Test Your RV Safety IQ

A short Q&A with important information for RVers.

James and Stef Adinaro James and Stef Adinaro  |  08.09.2017

Summer is here, RV season is in full swing, and the campgrounds are full. Depending on where you point your rig, it can seem like half the country has busted out for some R&R.

But for the thousands of RV trips that end well, there are always a few of them that don’t. Each year, some RVers fall victim to accidents and injuries, many of which could be prevented. In the interest of keeping you from becoming a statistic, I’ve prepared a short RV safety quiz. You’ll find the answers at the end.

1. In an RV, “Hot Skin” refers to:
a. Heat induced and potentially dangerous delamination of RV exterior walls.
b. When the outside of an RV becomes electrically charged.
c. A scalding hazard presented by a malfunctioning water heater.
d. Excess heat build-up on the controls (steering wheel, knobs, etc) of an RV.

2. If you experience a blowout in one of your motorhome’s front tires, you should:
a. Brake firmly and quickly to bring the rig to a stop as rapidly as possible.
b. Take your foot off the gas and coast into a stop slowly.
c. Step on the gas to maintain control and stop when safe.
d. Have your co-pilot move to the other side of the coach to keep the flat tire off the ground.

3. Before hooking up a grill to your RV’s propane connection, it’s most important to:
a. Apply Teflon tape to the quick connect.
b. Assemble a combination of elbows, plugs, adapters and fittings that will work.
c. Verify if the pressure of the connection and the pressure of the grill are compatible.
d. Marinate what you plan to grill. (Because hey, nobody likes dry food.)

4. You should never load your vehicle over its GVWR. The GVWR includes (but is not limited to):
a. The weight of any liquids in holding tanks.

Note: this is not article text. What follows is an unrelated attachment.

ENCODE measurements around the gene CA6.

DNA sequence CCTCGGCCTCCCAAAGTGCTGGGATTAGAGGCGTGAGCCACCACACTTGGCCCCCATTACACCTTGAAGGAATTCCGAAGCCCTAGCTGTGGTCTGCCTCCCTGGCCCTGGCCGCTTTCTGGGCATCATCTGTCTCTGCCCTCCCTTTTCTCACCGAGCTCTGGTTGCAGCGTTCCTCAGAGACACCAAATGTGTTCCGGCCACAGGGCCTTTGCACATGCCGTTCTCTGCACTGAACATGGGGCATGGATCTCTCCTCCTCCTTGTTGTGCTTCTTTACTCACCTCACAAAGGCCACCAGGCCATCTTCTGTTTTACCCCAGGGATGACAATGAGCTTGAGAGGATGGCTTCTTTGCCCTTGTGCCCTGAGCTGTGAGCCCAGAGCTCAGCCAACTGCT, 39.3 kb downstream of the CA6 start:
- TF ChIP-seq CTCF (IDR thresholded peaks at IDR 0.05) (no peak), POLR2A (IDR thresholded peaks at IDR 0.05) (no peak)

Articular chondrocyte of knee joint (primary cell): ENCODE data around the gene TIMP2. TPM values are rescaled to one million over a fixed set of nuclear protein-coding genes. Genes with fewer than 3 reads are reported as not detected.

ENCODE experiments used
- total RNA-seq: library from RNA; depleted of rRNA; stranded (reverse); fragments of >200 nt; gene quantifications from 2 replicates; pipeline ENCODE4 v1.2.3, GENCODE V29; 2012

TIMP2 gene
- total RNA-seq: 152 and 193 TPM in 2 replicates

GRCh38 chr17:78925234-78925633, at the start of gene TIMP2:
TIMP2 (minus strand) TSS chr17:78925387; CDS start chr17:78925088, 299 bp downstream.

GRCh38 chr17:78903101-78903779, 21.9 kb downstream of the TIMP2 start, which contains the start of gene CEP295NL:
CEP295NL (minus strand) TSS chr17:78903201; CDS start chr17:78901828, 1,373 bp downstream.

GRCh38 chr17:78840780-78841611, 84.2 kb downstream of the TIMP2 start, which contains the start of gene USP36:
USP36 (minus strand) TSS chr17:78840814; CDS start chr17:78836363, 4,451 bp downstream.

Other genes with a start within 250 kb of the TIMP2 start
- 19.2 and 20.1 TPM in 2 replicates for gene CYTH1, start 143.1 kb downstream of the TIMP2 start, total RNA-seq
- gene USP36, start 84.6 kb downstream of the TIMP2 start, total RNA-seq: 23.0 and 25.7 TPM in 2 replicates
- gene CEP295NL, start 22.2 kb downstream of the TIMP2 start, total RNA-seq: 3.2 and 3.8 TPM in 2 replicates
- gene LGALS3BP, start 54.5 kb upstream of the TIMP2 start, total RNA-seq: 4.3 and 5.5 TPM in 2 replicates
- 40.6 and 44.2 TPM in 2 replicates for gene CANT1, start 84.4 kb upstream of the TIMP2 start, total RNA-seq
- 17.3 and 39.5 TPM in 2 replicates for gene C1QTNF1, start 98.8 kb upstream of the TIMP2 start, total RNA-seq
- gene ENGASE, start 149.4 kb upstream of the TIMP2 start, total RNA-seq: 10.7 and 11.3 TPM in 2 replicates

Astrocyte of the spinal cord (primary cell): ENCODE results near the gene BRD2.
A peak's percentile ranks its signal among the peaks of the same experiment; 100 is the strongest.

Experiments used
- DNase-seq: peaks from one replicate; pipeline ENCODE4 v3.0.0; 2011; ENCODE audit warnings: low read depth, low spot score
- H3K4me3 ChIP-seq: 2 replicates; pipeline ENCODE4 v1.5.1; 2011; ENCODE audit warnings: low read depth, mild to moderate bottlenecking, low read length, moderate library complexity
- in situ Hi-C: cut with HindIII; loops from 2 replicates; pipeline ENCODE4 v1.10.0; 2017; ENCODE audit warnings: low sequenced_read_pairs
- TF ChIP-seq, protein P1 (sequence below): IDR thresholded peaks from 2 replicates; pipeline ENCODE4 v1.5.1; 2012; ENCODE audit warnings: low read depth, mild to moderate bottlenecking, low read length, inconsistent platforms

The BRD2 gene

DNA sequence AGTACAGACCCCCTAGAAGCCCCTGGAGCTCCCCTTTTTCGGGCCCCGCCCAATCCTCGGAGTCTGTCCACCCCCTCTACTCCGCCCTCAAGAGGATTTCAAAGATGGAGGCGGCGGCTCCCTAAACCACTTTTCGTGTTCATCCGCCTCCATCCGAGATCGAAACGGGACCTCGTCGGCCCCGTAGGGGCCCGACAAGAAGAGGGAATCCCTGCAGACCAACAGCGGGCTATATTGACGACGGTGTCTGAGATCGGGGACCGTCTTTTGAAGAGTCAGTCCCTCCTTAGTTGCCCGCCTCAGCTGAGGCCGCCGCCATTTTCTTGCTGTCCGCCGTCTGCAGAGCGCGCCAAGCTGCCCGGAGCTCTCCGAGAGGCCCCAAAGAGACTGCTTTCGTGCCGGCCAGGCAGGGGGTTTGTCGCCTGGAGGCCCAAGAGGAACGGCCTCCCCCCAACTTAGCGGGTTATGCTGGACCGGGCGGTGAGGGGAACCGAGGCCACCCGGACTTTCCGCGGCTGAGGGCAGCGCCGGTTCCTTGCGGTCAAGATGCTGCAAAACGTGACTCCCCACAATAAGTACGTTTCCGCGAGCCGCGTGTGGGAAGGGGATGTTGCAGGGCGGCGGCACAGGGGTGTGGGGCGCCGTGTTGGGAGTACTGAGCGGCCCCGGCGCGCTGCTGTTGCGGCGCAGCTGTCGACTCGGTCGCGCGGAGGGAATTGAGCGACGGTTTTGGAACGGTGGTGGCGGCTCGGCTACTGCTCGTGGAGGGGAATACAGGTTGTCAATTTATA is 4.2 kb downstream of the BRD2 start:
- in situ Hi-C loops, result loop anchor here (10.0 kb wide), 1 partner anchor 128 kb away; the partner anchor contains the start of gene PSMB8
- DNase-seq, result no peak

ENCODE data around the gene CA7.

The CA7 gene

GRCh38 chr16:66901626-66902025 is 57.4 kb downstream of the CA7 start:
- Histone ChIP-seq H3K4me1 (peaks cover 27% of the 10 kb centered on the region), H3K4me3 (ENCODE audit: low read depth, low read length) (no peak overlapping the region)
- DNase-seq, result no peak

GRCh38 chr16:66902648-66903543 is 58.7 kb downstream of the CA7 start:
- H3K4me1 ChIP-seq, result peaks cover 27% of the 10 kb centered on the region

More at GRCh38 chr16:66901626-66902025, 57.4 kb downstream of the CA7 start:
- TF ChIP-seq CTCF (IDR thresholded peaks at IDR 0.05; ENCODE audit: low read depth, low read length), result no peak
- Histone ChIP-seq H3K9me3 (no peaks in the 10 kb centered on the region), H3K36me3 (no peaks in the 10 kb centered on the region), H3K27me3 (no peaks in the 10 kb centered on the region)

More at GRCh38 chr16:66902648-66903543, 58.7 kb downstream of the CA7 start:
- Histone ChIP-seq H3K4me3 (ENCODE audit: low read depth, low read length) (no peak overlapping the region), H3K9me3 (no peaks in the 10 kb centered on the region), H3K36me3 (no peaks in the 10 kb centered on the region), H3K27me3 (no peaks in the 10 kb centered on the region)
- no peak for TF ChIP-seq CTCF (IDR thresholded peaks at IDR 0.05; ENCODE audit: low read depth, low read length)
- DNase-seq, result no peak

b. The weight of a towed vehicle.
c. Passengers and Cargo.
d. All of the above.
e. A and C

5. A carbon monoxide (CO) detector should be installed in your RV:
a. High – because carbon monoxide is lighter than air.
b. Low – because carbon monoxide is heavier than air.
c. Co-located with the propane detector.
d. Not at all, as carbon monoxide risk is extremely low in an RV.

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Answers:
1. In an RV, “Hot Skin” refers to:
b. When the outside of an RV becomes electrically charged.


I actually experienced this condition myself once. In an older RV, I was hooking up the cable connection to the RV parks cable input. When I touched the park pedestal, I got a definite “ZING.” This was an older class B motorhome with a metal body, and I eventually traced the problem to a short in the shore power input. But you don’t have to have a full metal-bodied RV to experience Hot Skin. Metal steps, screen doors, and other parts of your RV can become energized and potentially dangerous.

Basically, if the electrical potential of your rig is greater than ground, you’ve got a problem. Often times, this is caused by a mis-wiring job, which crosses the neutral and hot wires. The best way to test for Hot Skin is with a multimeter, if you travel with one. You can read more about Hot Skin here.

2. If you experience a blowout in one of your motorhome’s front tires, you should:
c. Step on the gas to maintain control and stop when safe.


This one is tough to grasp because your intuition and instinct would be to stop the vehicle as quickly as possible. But it turns out, stabbing at the brake pedal is just about the worst thing you can do. I won’t bore you with the physics. But in the end, it comes down to counteracting the forces that are trying to pull your motorhome to the side. The best way to do that is by exerting an even greater force that’s under your control.

The idea here is not that you start accelerating wildly, but that you accelerate long enough to regain control of the vehicle, after which you can make a slow and controlled stop on your own terms. You can see an excellent, if somewhat dated, video on the topic here.

Fortunately, physics doesn’t change much, and the information is just as valid as ever.

Also interesting is that the procedures for both FRONT and BACK wheel blowouts are exactly the same!

3. Before hooking up a grill to your RV’s propane connection, it’s most important to:
c. Verify if the pressure of the connection and the pressure of the grill are compatible.


If your RV has an exterior propane connection for hooking up a grill, that can be an awesome never-have-to-carry-those-little-green-bottles-of-propane-again accessory. But it can also be a source of potential problems if you don’t get the connections just right.